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Homework Help: Sky Diving Analysis

  1. Nov 10, 2009 #1
    1. The problem statement, all variables and given/known data
    Members of a sky diving club were given the following data to use in planning their jumps. In the table attached, d represents the distance fallen from the rest by a sky diver in a "free-fall stable spread position" verses the time of the fall.Analyze bot qualitatively and quantitatively the motion of a sky diver using the data provided. Draw graphs for position,velocity, and acceleration vs. time.

    2. Relevant equations
    None that i know to use.

    3. The attempt at a solution
    I am kind of a noob at physics so this may be wrong. Quantitatively, the data is increasing, but in different rates. The position vs. time graph would therefore look like an exponential function. Qualitatively, the equation for the data (through a QUAD regression on TI-83) gave me 2.36x2+108.44x-186.32. I do not know how to figure out the velocity or acceleration vs. time graph.

    Honestly I have no idea if this is right. Please someone help! Thanks in advance!

    Attached Files:

    Last edited: Nov 10, 2009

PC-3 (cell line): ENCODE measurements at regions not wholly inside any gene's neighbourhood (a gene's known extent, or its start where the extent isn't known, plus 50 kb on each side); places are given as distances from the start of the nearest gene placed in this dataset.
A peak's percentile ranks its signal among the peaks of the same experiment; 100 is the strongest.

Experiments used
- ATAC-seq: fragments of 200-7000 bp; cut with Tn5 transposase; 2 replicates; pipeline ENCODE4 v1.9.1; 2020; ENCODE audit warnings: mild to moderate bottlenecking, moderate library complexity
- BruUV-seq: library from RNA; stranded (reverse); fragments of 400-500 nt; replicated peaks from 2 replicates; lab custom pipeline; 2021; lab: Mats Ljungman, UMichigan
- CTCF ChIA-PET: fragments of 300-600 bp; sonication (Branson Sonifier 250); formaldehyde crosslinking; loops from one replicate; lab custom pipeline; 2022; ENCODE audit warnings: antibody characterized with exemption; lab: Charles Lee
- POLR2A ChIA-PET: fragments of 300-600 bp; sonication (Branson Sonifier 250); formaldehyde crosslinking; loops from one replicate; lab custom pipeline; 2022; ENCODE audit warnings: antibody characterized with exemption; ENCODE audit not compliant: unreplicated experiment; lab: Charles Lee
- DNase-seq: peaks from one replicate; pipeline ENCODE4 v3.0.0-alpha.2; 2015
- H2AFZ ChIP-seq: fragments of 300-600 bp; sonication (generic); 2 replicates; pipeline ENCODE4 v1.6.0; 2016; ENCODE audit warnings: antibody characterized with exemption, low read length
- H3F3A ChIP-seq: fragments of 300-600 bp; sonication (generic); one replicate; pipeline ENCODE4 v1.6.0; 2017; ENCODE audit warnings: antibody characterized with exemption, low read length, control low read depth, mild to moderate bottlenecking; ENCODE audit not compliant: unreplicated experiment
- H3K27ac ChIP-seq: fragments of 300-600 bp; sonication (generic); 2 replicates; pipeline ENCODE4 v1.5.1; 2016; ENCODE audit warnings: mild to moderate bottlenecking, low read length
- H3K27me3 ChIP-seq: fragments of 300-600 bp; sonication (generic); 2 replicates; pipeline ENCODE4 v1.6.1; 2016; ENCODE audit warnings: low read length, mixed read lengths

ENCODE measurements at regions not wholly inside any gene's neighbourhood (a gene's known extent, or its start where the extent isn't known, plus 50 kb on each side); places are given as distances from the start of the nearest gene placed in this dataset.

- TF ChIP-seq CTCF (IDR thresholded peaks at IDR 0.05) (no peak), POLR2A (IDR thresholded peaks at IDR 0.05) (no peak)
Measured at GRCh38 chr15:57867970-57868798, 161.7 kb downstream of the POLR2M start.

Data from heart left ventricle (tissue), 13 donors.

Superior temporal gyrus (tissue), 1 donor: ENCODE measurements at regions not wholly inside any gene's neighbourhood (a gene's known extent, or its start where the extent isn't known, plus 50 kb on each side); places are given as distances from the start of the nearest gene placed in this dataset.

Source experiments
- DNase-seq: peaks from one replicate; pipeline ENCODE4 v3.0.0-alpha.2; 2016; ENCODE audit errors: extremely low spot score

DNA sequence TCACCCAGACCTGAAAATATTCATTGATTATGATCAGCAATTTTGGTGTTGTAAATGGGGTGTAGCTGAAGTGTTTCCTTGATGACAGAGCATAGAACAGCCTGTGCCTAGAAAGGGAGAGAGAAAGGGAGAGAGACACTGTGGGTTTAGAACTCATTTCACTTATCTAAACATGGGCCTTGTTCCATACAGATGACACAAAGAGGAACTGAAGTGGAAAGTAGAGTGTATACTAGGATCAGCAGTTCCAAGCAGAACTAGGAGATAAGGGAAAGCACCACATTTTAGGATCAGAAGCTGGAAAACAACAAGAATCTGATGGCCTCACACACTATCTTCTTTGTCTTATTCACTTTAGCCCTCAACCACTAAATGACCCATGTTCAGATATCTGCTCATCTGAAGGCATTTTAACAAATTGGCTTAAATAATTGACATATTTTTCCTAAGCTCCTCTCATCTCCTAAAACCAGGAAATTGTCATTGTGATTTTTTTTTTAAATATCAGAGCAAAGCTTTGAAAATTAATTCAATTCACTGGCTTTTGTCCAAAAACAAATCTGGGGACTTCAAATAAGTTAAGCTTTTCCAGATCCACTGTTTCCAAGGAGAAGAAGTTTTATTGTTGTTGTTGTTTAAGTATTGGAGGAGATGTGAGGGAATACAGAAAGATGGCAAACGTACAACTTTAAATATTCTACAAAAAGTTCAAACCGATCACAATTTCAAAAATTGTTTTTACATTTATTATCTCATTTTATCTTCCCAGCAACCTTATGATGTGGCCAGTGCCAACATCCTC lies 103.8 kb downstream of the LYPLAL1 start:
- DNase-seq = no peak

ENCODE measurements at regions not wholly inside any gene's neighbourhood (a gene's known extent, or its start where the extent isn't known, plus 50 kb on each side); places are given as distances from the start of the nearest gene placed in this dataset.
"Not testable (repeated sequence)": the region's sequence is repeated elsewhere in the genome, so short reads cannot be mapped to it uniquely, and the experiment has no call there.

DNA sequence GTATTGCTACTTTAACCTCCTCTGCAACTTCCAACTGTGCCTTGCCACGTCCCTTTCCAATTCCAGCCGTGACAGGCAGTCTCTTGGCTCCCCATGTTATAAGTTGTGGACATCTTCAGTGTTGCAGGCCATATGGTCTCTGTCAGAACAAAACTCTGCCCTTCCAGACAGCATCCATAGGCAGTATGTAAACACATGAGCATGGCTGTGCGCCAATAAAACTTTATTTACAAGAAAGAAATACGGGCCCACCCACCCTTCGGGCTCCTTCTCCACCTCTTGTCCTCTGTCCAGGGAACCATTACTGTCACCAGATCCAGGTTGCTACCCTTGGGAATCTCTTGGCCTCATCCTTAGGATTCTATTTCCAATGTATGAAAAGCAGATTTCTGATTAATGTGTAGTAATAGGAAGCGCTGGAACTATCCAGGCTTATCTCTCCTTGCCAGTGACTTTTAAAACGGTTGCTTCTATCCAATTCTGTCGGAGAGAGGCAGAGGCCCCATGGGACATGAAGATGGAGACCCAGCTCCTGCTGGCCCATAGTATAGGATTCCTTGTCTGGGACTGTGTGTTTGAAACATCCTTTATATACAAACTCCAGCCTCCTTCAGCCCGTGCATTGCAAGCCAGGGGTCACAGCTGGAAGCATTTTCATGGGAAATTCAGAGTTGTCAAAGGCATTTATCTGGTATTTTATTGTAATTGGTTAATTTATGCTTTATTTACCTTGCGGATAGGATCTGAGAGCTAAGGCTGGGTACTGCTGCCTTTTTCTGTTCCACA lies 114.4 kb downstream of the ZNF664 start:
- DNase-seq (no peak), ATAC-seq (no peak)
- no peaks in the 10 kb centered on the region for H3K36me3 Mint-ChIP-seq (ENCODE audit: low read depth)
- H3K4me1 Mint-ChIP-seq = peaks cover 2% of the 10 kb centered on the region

2. jcsd
  3. Nov 10, 2009 #2


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    Homework Helper

    If you thought the position vs. time graph looked like an exponential function (which it is actually is), why did you do a quad regression?

    As for v vs. t and a vs. t graphs, how do you calculate velocity from position? Do this to generate a list of velocities. How do you calculate acceleration from velocity? Do this to generate a list of accelerations.
  4. Nov 10, 2009 #3
    I chose to do a quad regression because it fits the data better. I know this is weird but i dont know why that worked out. Anyways, how would i generate the velocity from position? I was thinking of finding the derivative at each point. I'm not sure if thats correct though.
  5. Nov 10, 2009 #4


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    Finding the derivative at each point is the most accurate way to do it, but it's going to be quite tedious. A simpler way is to calculate the velocity in between, say, 1 s and 2 s as (d2-d1)/(2s - 1 s) and assume that this is equal to the velocity at t=1.5 s. This is only strictly true if acceleration is constant, which it isn't in this case, but the result will be fairly accurate.
  6. Nov 10, 2009 #5
    Thanks! I have a few more questions though. Can't I just take the derivative of the whole function and plug the values of t back in? How would I analyze this quatitatively and qualitatively? Also I was playing around with the graph in excel and putting the function in a cubic or 4th degree regression yielded a higher R squared value should I use these or the quadratic?
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